Natural and artificial lighting. Forms and proportions of windows. Different kinds of glass. Position of windows. Diagrams illustrating various forms of lighting. The width of windows. Benedict's system of window construction, with illustrations. The good features of the plan. Skylights. Translucent substitute for glass. Shades and curtains. Artificial light. The hours of lighting by artificial light. Systems of artificial light. Electricity the most useful. Some of the old-time methods of lighting. To have light we must submit to heat. Arc lights versus incandescent lights. Advantages and disadvantages. Portable electric lights. Both arc and incandescent lights should be used. The dynamos. Distribution of lights. In the machine shop. The traveling crane space must be left unobstructed. In the galleries. In the foundry. In the forge shop. In the storehouse and carpenter shop. In the engine room. Arc lights in the yard. In the office building. Number of lights for the entire plant. Power necessary to supply the current. General arrangement shown in the plans.

The heating and ventilation of our manufacturing buildings having been duly provided for in the last chapter, the next question of importance to be considered is that of lighting, which forms the subject of the present chapter.

In considering the matter of lighting manufacturing buildings we may properly divide the subject into two parts. The first of these relates to the utilization and management of the sunlight for our use during the daytime; and the second, to the artificial light which we must provide in the absence of sunlight and in the dark and obscure corners, of which there should be as few as possible in the modern shop.

For properly lighting a shop during the daytime, many forms and proportions of windows have been devised, from those of small area and diminutive lights of glass, to those very high and narrow; those broad and low; those of large area placed far apart; those of much less area placed near together; those covering almost the entire wall with glass area; those placed vertical and those in an inclined position; those placed as skylights in the roof; and those placed in the ventilating space at the top or ridge of the roof.

Again, as to the kind and quality of glass used. Some prefer the ordinary plain glass, admitting a flood of light, regulating it by means of shades or curtains. Others use the same glass, "stippling" the surface with white zinc thinned with spirits of turpentine to relieve the eyes of the glaring light. Again, ground glass is used. Still others prefer the rough cast or "cathedral" glass, as it is sometimes called.

What is called "ribbed glass," with the ribs or ridges running in a horizontal direction, is probably better than either. One inventor proposes to construct windows composed of a series of round rods of glass placed closely together, and states that one of its advantages is that if broken by a flying chip, or in any similar manner, only one or at most a few of the rods will be injured, and these may be easily and cheaply replaced.

In reviewing these various methods of construction it may be said that broad and low windows in the side walls will light the bench at the wall and perhaps one or two rows of machines, while the center of the room receives little or no illumination. This condition is sometimes sought to be remedied by the use of skylights in the roof.

Windows placed too high in the side walls will light the center of the room but leave the benches around the walls in the shadows of the high window sills. Therefore it is proper to so locate the window sill as to afford proper light at the bench vises; then to continue the window well up to the ceiling in order that the whole room may receive, as nearly as may be, an equal quantity of light.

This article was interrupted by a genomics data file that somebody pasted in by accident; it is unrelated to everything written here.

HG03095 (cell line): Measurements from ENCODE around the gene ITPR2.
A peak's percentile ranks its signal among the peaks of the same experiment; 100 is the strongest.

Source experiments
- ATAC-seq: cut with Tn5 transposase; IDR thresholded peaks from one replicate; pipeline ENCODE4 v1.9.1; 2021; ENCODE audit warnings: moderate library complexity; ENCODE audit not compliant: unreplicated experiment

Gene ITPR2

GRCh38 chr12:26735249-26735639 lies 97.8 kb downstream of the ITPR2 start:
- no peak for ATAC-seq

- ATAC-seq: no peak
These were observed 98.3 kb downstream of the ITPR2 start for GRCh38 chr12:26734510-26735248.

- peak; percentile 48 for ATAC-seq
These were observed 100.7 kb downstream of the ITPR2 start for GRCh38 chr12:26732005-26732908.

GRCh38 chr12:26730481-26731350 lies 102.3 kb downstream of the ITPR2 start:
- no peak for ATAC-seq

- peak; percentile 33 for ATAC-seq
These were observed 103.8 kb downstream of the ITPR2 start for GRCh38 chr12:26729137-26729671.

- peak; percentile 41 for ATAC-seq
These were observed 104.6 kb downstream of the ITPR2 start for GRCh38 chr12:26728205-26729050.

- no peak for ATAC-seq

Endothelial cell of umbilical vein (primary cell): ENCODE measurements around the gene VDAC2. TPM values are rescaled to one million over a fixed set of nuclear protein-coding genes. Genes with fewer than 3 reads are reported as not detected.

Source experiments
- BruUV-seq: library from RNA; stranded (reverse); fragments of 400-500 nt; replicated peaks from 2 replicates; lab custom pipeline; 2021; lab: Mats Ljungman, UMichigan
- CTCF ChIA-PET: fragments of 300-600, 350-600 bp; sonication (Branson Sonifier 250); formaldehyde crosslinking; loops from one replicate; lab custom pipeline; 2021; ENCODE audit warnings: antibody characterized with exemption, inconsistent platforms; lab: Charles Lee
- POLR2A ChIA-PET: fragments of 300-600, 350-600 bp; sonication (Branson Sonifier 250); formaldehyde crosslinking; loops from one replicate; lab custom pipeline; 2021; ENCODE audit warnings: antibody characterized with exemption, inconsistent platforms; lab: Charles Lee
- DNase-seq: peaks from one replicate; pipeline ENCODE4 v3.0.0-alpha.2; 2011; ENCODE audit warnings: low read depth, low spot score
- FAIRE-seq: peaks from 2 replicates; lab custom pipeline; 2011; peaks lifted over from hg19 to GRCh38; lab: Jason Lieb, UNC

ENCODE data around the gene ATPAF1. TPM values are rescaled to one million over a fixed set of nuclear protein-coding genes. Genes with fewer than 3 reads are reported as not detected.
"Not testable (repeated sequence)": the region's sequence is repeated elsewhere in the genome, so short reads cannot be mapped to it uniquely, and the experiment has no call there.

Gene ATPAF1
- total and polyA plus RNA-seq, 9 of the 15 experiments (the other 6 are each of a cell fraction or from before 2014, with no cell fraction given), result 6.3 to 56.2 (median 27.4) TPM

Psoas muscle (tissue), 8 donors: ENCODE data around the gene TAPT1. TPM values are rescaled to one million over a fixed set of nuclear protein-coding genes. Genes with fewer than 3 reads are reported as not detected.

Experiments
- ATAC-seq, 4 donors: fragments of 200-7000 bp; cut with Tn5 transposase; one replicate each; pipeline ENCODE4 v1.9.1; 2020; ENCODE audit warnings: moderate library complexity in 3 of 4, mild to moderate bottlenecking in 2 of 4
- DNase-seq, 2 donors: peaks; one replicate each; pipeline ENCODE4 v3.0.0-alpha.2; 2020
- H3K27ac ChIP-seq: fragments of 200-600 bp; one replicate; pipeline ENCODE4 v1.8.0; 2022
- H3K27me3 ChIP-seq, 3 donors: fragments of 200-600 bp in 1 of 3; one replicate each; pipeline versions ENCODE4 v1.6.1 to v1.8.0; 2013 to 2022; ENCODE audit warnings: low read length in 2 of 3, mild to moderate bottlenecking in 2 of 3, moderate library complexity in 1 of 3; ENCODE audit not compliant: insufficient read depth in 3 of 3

In order that one may get a clear idea of the difference in the capacity of the various heights, positions, and angles of windows, several diagrams are presented to illustrate the matter.

Fig. 66 shows a cross-section of wall with the work bench in proper position, and the room lighted with one of the older styles of windows, which were placed considerably lower than is now the practice. It will be noticed that the rays of light entering at an angle of 30 degrees, the highest beam of light will touch the floor at a distance of 21 feet.

Lighting Diagram. Low Windows.

Fig. 66. Lighting Diagram. Low Windows.

Lighting Diagram. High Windows.

Fig. 67. Lighting Diagram. High Windows.

Fig. 67 shows a similar cross-section with the window placed high up, and it will be seen that the distance reached by the light is 25 feet, or about 20 per cent farther. At the same time the work which the machinist is doing at the bench is properly illuminated.

Fig. 68 shows a cross-section through the machine shop, and gives the floor surfaces illuminated by parallel beams of light at various angles. It should be understood, of course, that in all these cases light is not confined to these surfaces, since it is always more or less strongly diffused over a much larger space. These diagrams are only intended to show the relative amount of illumination.

Lighting Diagram. Section through the Machine Shop.

Fig. 68. Lighting Diagram. Section through the Machine Shop.

Fig. 69 is a cross-section of the newer form of saw-tooth roof construction, and illustrates the largely increased amount of surface lighted up by this method, which is now generally regarded as the best method of lighting up large areas in one-story shops. In this system of lighting the windows should face towards the north.

The width of the windows and their distance apart is a matter of great difference of opinion. Where the construction is of steel or wood they may be placed less than two feet apart, if it seems necessary to do this. Where brick walls are used the distance should generally be more, depending, of course, on the entire height of the wall.